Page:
Thursday, August 05, 2021

Leaders: Don't Say, "Tell Me Why I'm Wrong"


Some well-meaning leaders have tried to solicit dissenting views from their team members by saying, "Tell me why I'm wrong."  They invite team members to explain why the proposed course of action is not advisable or feasible.  However, I think leaders are asking the wrong question here.  Inviting people to openly oppose you doesn't necessarily create the type of constructive dialogue and debate you envision.  People may have questions or concerns about a proposal, but they might not be ready to stand in direct opposition to the boss.  Alternatively, they may not be sure if the recommended course of action is appropriate.  They may simply have some questions about key assumptions, beliefs, or data.   Ironically, asking people to oppose you openly may not create a safe environment for discussion at all; it may discourage team members from speaking up.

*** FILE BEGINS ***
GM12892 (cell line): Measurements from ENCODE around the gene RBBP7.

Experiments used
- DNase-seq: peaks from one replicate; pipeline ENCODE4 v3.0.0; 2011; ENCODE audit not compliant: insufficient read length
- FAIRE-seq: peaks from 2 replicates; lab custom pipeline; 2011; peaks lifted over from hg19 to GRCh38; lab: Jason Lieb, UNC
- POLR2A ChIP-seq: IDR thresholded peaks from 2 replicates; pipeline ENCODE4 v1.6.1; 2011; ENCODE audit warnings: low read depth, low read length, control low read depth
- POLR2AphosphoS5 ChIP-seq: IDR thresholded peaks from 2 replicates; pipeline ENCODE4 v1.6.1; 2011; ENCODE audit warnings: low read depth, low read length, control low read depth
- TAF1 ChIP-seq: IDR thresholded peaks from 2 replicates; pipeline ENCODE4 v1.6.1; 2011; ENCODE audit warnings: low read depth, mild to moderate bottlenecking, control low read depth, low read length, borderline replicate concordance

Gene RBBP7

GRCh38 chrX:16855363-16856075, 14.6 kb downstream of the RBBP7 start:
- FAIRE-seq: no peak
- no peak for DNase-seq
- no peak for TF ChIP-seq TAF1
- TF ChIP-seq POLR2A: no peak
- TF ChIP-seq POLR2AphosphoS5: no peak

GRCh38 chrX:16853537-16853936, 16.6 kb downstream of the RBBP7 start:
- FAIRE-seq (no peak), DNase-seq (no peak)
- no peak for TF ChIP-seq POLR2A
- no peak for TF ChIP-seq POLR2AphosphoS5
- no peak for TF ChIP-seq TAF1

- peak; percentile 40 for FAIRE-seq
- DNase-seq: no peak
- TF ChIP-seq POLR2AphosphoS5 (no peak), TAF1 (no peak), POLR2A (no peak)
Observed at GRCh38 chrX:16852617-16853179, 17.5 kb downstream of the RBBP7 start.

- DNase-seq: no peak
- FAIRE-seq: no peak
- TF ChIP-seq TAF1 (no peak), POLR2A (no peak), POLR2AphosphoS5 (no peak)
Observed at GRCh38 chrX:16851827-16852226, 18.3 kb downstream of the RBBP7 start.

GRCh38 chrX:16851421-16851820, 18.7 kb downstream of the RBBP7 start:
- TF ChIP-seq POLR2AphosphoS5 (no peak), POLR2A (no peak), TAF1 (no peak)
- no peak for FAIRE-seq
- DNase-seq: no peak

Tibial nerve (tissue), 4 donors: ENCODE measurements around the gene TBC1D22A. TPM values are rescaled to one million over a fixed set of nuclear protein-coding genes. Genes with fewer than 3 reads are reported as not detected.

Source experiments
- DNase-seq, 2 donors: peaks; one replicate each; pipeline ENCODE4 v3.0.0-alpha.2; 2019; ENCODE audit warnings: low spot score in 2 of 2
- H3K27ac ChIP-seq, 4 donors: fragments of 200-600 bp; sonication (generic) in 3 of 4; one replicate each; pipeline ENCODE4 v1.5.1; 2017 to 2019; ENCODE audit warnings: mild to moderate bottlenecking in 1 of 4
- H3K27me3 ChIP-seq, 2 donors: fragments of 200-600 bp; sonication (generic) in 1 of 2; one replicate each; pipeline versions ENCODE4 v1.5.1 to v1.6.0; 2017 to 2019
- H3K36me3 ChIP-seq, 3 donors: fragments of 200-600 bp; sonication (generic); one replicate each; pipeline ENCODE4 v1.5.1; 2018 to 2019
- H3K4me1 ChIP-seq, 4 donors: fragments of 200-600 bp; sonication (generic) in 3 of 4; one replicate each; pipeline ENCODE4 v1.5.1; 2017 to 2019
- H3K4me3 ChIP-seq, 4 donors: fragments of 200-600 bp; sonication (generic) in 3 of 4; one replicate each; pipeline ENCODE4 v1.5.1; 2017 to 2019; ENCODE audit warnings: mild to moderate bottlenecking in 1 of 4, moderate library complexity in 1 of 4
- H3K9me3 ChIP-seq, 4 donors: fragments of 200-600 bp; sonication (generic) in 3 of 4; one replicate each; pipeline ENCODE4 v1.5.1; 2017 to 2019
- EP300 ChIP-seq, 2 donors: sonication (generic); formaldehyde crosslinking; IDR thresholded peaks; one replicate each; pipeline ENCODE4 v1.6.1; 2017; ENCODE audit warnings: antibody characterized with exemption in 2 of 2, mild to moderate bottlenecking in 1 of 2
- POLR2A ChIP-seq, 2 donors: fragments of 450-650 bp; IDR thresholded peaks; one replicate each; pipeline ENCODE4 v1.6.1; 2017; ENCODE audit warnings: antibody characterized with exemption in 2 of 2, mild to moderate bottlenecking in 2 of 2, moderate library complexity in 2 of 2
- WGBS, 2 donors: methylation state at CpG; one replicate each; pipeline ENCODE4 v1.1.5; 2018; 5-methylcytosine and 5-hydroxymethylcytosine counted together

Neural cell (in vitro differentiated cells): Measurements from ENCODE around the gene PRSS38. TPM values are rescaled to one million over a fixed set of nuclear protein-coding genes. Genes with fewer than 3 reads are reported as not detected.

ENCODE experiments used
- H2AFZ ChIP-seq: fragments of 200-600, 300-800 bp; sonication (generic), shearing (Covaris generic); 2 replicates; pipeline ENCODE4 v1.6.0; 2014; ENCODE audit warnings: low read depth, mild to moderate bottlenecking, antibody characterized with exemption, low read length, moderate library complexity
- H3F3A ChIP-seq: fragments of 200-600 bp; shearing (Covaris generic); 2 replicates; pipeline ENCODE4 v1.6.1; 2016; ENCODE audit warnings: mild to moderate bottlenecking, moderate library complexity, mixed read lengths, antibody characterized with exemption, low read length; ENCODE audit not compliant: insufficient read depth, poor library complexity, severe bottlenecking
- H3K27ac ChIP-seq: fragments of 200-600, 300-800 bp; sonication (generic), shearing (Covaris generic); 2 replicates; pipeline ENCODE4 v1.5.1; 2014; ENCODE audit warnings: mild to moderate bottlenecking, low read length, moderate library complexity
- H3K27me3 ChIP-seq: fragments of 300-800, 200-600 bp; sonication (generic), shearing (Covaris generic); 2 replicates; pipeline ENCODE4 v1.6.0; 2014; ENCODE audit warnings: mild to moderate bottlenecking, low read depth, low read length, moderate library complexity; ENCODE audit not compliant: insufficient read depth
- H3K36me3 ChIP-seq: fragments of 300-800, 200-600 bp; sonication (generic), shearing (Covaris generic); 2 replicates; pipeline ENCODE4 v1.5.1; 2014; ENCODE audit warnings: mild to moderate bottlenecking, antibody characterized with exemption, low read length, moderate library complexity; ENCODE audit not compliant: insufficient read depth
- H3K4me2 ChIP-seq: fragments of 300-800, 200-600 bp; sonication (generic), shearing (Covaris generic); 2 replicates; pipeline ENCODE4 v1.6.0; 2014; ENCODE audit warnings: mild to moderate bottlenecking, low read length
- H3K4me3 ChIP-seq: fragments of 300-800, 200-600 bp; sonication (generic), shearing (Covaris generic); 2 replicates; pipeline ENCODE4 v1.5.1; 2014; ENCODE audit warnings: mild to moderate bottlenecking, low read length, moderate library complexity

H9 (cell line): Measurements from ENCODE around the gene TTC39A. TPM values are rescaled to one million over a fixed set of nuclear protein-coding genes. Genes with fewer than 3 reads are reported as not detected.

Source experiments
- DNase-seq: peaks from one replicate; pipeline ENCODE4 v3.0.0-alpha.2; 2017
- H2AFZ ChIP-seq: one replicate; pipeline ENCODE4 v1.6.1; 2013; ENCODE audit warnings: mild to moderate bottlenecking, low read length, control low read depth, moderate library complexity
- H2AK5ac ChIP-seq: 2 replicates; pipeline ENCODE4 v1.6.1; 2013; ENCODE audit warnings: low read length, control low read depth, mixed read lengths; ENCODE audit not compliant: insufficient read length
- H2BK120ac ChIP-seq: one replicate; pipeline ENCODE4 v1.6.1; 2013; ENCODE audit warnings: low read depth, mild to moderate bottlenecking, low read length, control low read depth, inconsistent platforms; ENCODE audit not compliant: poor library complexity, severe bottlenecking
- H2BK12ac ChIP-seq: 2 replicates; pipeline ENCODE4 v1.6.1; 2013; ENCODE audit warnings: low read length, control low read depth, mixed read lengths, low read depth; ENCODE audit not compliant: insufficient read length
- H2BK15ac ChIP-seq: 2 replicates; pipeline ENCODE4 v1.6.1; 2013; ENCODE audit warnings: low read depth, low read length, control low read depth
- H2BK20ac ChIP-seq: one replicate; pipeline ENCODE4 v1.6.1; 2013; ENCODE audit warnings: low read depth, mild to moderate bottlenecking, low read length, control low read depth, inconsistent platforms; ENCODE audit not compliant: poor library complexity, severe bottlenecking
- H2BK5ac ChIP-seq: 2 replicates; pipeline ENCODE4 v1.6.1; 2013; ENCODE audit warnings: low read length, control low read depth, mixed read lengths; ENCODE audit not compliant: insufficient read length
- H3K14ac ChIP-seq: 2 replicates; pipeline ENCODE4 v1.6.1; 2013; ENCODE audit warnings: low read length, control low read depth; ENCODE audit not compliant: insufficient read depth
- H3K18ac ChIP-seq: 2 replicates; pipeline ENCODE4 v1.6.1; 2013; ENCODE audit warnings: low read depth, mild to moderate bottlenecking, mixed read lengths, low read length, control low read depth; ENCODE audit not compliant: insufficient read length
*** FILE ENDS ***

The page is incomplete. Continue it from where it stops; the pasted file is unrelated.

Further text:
What should leaders ask instead?  Here are a few alternatives:

  • What questions do you have about this proposal?
  • What assumptions do you think might need further testing and validation?
  • How might this plan go off track?
  • What obstacles might we face if we try to implement this plan?
  • Here's how I see this scenario unfolding.  What am I missing?
Asking these types of questions can create a productive conversation, and even encourage dissent, without asking someone to stand on an island in direct contradiction to the boss.  

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